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Discussion Starter · #1 ·
Hello,

I am brand new to this forum and planted tanks in general. I impulsively bought two plants at my LFS. I'd been wanting to add some color to my tank and help soak up excess nitrates. I was told they were easy to take care of, but when I got home and looked them up, I found differently. The LFS told me they were Red Nesaea and Rotala Indica.

Can anyone confirm the ID? I've attached a FTS for your viewing. To my untrained eye, the IDs match, but I'm hoping they are some sort of look-alike more appropriate for a novice.

I would also appreciate any advice. I'm thinking of just returning them, but if there's any way I could keep them, that would be awesome!

Tank Parameters:

Size: 10 gallons
Light: Floramax T8 Fluorescent for 12 hours per day
Substrate: Gravel
Plants: Anubias, Amazon Sword, Red Nesaea?, Rotala Indica?
Dose every other day with Flourish Excel
pH: 6.8
Ammonia: 0
Nitrites: 0
Nitrates: 5
Temperature: 77
Fish: 1 danio, 1 cory, 1 mystery snail (I had more fish, but unfortunately they died while I was cycling the tank. I'm going to keep the parameters stable for a few more weeks before adding more fish).

Thanks in advance for the help!
 

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Welcome! First thing, since your tank is new I would not run the lights for that long, especially with the low plant load you have. algae will attack. Cutting it down to 6 hours is advisable, then you can slowly move it up as the tank is maturing.
Another thing, don't stress too much about Nitrate readings. A lot of people actively dose Nitrates, as the plants need them as a source of Nitrogen. You will need a really high level to harm your livestock.
I think the ID on the first one is correct, Ammania gracilis. The second one I think is Rotala rotundifolia (often miscalled Rotala indica) in its emersed form. Meaning it's in a form which was not grown in water. After a while in your tank its leaf shape will change and it will probably melt a bit.


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Discussion Starter · #4 ·
Thanks for the replies! I've had the Anubias and Amazon for a few months, so I had gradually increased the light to 12 hours. Is that still too much for the tank? I've had some algae on the leaves but it's slow growing and I just wipe off what the fish don't eat every once in a while.
I retested parameters today and my pH shot up to 7.6 over the last 24 hours. I had added crushed coral for my snail but I guess I'll take it out. Plants prefer acidic water correct? My kH was 3 and GH was 4 today.
Should I get another substrate in addition to the gravel? Or use fertilizer tabs?
 

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8 hours is fine, but if 12 is working for you go ahead, I would just be hesitant.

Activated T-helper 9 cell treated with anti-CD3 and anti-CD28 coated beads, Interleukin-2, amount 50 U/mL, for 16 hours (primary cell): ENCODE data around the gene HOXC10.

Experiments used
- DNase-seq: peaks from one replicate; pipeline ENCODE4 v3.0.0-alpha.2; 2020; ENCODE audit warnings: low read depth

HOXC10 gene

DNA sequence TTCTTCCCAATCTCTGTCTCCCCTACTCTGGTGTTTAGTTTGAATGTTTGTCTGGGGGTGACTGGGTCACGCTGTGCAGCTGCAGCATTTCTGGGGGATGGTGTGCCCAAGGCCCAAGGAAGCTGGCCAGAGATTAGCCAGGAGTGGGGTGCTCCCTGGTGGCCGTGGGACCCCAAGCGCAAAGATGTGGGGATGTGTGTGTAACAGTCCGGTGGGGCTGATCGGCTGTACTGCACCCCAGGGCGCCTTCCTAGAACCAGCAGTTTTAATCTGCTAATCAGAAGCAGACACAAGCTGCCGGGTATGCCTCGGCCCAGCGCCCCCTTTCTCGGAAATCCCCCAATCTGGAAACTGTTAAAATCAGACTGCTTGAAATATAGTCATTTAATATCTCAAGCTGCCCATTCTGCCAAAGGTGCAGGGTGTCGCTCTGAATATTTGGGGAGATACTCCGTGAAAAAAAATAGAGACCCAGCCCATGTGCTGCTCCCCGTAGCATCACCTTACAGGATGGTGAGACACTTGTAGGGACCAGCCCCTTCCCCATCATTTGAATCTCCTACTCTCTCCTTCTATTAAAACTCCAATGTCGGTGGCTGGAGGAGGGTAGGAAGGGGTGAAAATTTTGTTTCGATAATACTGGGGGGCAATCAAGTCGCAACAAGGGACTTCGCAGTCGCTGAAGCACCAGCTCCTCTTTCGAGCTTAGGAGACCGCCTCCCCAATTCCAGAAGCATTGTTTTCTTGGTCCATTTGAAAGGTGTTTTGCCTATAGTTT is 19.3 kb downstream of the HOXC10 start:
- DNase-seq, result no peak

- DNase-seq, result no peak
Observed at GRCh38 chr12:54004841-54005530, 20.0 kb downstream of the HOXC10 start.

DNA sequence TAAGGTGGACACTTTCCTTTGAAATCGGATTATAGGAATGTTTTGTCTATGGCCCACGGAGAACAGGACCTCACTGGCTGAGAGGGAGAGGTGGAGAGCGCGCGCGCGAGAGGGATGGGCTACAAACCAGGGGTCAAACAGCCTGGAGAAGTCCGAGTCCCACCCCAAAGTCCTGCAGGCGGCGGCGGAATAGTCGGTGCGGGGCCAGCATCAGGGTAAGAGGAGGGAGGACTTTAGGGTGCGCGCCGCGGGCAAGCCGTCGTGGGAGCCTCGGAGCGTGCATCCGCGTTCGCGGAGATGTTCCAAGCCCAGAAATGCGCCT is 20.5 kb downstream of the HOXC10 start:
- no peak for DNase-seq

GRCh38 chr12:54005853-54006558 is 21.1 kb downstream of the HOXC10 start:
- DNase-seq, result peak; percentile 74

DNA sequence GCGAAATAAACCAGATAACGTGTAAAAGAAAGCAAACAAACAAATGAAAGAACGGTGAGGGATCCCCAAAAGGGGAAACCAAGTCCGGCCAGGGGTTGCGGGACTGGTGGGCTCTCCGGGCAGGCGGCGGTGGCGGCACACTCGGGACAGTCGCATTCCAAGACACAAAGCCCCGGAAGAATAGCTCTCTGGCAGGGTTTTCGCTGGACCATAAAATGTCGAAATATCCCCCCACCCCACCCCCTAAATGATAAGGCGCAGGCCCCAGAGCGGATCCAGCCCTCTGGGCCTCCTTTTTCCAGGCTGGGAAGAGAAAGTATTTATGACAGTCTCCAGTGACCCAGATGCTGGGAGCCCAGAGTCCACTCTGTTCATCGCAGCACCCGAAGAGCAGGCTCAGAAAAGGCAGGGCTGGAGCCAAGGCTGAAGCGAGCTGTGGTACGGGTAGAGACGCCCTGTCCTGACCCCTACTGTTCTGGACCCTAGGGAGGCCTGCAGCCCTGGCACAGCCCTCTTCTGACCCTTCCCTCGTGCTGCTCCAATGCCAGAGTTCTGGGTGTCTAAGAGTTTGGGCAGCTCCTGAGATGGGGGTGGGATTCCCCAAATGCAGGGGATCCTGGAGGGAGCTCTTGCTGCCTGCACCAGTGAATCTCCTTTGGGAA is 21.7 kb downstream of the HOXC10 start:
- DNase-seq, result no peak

Errr, some plants prefer low KH and GH, whereas others don't. Your KH and GH are right now in a really good place to grow most plants though. Although, people dispute the actual importance of these 2 values relating to plants. Not quite sure what your snail requires, I've heard they prefer harder water, but someone else will need to chime in on that. But, yes the coral will increase your pH etc.
Just use tabs, changing substrate is a PITA, and only do it when you want to redo the tank. Obviously, if you go high-tech in the future you will need more than root tabs and fish poop.
By the way I would adjust your stocking, depending what Cories you have a group (which is a must for them) may not be suitable for a 10G tank. Also, I wouldn't recommend going with Zebra Danios (I assume it's a Zebra Danio) in a 10 gallon tank. If you can I would return em. You should look at stocking nano fish like Celestial Pearl Danios, Microrasboras etc. If you want a bigger fish a Betta would be the way to go. You can probably have a look at keeping shrimp too if you get smaller fish.


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Discussion Starter · #6 ·
Yeah, the more I learn about the fish I picked, the more I realize what a mistake I made. I had more danios but they all died so then I tried corys. They all died too, surprise, surprise. Poor things. I relied too much on LFS advice without doing my own research. Maybe I can find someone around here that will take them.

I just moved and the water is much softer here. My snail's shell was already doing poorly so I'm a little worried he won't do so well in the soft water. Hopefully I can find a happy medium for the plants, fish, and snail.

I'll shorten the light time per your advice. Thank you very much for all your suggestions!
 

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No worries! Yeah we all get caught into that trap when we first start out (well, most of us), don't be too bummed about it. Learning from our mistakes is very important in this hobby. Best of luck with the tank.


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